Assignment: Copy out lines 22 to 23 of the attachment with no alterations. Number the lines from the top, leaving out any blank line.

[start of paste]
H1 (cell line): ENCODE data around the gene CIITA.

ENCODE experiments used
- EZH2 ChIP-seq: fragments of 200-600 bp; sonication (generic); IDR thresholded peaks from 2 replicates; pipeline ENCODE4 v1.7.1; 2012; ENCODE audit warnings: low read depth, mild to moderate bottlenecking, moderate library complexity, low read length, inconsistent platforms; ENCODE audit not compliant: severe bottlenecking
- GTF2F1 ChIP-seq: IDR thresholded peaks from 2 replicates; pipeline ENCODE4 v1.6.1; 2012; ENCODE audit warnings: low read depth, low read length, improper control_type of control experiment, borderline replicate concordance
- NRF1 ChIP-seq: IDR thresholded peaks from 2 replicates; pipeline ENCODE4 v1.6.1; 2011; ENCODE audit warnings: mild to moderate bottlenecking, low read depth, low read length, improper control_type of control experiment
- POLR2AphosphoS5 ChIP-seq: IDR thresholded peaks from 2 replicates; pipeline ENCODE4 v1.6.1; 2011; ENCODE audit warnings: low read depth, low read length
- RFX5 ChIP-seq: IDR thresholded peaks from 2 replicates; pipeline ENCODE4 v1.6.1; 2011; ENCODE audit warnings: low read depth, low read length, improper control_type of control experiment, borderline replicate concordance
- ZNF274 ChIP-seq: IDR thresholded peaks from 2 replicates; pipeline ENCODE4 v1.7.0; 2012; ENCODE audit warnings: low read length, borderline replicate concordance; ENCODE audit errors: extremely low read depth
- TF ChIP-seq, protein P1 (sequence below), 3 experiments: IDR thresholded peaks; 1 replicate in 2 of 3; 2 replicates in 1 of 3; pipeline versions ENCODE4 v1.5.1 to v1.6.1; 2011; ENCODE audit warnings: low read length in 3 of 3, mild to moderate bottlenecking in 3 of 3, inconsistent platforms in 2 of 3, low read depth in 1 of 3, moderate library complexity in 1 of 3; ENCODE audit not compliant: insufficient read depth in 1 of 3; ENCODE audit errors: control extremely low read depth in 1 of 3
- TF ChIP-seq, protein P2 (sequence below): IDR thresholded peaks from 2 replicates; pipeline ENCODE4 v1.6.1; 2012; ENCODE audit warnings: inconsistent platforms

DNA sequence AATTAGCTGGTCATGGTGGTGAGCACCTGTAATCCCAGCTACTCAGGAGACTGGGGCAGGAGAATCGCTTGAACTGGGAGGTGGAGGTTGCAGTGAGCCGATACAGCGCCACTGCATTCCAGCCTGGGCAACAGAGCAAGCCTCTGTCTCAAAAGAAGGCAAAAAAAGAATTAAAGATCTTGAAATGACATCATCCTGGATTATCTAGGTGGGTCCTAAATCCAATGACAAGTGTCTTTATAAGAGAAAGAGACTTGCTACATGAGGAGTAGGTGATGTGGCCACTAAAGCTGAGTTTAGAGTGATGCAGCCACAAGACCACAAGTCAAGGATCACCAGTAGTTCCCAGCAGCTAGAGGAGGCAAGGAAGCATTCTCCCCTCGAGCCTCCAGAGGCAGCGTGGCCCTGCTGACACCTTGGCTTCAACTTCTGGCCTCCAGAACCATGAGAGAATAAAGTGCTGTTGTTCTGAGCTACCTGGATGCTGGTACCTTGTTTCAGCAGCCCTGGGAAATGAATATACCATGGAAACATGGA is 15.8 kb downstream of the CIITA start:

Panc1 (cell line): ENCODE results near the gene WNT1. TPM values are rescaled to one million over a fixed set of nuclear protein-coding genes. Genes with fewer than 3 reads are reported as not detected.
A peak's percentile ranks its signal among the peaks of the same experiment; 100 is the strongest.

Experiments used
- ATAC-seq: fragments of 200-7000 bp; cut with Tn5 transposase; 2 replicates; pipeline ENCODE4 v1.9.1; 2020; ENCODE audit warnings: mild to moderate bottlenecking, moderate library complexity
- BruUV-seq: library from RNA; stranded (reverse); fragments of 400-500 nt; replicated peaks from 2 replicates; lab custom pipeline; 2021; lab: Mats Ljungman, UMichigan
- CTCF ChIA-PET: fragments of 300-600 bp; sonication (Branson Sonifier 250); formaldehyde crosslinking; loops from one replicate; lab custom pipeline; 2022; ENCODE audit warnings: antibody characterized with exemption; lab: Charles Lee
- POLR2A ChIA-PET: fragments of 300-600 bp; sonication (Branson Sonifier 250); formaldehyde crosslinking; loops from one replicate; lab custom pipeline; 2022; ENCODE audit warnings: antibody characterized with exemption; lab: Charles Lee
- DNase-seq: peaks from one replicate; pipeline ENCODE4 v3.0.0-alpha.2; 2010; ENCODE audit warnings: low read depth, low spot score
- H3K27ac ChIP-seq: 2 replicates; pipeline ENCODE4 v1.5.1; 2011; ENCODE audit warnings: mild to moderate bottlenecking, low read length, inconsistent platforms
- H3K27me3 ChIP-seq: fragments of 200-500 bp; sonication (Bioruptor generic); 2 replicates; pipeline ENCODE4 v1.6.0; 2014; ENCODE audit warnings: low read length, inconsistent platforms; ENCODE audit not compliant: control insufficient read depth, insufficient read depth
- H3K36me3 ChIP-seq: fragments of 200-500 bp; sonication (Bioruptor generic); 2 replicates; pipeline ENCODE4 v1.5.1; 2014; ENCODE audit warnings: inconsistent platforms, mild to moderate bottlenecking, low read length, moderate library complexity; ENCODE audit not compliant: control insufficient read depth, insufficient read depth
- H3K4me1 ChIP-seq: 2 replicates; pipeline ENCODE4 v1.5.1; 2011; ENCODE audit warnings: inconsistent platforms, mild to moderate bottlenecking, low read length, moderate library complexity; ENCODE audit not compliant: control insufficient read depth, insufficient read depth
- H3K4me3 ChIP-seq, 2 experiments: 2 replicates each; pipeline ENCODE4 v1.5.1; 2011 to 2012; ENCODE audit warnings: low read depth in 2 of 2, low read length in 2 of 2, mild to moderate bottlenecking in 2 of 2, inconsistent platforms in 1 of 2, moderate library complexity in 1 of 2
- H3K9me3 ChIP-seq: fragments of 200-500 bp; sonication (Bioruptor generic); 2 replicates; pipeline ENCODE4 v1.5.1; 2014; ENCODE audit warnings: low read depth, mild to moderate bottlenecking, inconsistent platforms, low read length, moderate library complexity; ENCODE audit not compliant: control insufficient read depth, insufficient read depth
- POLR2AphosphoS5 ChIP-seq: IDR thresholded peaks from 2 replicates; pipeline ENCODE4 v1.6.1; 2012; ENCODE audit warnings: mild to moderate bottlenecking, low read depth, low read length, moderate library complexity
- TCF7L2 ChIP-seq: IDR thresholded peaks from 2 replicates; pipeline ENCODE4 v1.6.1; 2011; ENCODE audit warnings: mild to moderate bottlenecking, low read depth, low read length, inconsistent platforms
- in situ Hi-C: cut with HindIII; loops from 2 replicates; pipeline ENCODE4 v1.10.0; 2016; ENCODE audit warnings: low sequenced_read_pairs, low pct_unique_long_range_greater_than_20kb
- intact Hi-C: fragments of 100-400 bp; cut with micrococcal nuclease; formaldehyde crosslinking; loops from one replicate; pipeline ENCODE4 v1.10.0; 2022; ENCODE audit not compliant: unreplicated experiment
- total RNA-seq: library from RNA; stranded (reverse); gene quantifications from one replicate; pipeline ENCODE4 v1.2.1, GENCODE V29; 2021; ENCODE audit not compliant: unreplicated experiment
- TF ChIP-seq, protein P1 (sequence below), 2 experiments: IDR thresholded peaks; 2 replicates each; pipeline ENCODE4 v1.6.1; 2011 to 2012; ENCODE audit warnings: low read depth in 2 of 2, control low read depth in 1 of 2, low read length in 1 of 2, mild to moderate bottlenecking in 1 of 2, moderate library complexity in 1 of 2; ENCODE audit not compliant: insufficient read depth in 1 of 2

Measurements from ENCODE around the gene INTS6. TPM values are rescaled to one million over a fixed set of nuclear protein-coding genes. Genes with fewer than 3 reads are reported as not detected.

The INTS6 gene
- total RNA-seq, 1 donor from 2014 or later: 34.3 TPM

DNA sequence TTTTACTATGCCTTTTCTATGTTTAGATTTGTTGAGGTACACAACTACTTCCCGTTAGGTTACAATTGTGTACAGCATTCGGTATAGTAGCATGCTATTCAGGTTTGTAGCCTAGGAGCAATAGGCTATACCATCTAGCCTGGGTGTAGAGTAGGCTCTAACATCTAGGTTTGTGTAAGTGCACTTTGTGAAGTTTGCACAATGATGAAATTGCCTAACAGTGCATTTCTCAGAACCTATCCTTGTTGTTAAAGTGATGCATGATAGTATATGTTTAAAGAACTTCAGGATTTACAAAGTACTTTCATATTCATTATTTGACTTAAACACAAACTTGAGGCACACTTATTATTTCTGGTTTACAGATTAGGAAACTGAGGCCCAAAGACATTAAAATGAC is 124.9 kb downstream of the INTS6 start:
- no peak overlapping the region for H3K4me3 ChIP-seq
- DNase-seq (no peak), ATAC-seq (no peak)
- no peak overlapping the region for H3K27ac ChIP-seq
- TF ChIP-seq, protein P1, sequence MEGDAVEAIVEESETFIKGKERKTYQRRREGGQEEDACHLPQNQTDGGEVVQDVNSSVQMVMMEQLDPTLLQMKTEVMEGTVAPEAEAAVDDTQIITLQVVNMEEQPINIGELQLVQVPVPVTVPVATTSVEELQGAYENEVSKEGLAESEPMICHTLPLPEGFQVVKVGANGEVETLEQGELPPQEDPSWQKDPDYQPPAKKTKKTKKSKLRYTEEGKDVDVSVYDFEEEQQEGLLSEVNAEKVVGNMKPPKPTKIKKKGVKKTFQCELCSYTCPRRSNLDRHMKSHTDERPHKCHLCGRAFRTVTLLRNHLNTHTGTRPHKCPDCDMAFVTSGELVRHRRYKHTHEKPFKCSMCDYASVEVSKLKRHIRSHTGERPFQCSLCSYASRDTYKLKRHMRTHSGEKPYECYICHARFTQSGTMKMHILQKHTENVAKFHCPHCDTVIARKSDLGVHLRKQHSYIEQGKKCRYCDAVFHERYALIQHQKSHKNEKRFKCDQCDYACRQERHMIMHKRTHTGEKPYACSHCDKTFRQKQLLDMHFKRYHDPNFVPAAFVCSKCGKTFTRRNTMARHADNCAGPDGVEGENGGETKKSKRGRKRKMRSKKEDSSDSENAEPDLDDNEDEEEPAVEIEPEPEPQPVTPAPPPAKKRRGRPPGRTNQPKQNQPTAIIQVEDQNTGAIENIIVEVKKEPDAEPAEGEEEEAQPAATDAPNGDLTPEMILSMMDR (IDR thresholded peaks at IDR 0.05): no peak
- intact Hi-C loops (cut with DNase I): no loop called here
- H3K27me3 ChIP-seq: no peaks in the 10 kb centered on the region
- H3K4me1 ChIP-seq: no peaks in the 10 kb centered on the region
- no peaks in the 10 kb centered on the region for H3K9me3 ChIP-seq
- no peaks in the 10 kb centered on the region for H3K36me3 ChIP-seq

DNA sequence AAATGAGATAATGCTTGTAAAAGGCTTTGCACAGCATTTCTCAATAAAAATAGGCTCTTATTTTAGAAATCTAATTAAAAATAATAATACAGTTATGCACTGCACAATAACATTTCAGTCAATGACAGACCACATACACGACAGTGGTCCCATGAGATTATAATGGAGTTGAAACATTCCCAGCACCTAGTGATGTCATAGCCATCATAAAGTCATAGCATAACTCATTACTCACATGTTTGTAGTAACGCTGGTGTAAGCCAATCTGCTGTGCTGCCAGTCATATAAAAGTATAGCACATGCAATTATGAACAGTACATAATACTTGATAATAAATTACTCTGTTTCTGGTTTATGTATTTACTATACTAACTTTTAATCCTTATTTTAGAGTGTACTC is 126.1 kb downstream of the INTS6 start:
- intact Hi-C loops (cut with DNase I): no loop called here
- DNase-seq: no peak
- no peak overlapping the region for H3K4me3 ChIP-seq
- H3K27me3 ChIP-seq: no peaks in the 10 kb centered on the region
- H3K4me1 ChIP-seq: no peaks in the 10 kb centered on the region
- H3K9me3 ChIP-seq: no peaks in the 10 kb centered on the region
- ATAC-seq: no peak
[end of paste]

- H3K36me3 ChIP-seq: fragments of 200-500 bp; sonication (Bioruptor generic); 2 replicates; pipeline ENCODE4 v1.5.1; 2014; ENCODE audit warnings: inconsistent platforms, mild to moderate bottlenecking, low read length, moderate library complexity; ENCODE audit not compliant: control insufficient read depth, insufficient read depth
- H3K4me1 ChIP-seq: 2 replicates; pipeline ENCODE4 v1.5.1; 2011; ENCODE audit warnings: inconsistent platforms, mild to moderate bottlenecking, low read length, moderate library complexity; ENCODE audit not compliant: control insufficient read depth, insufficient read depth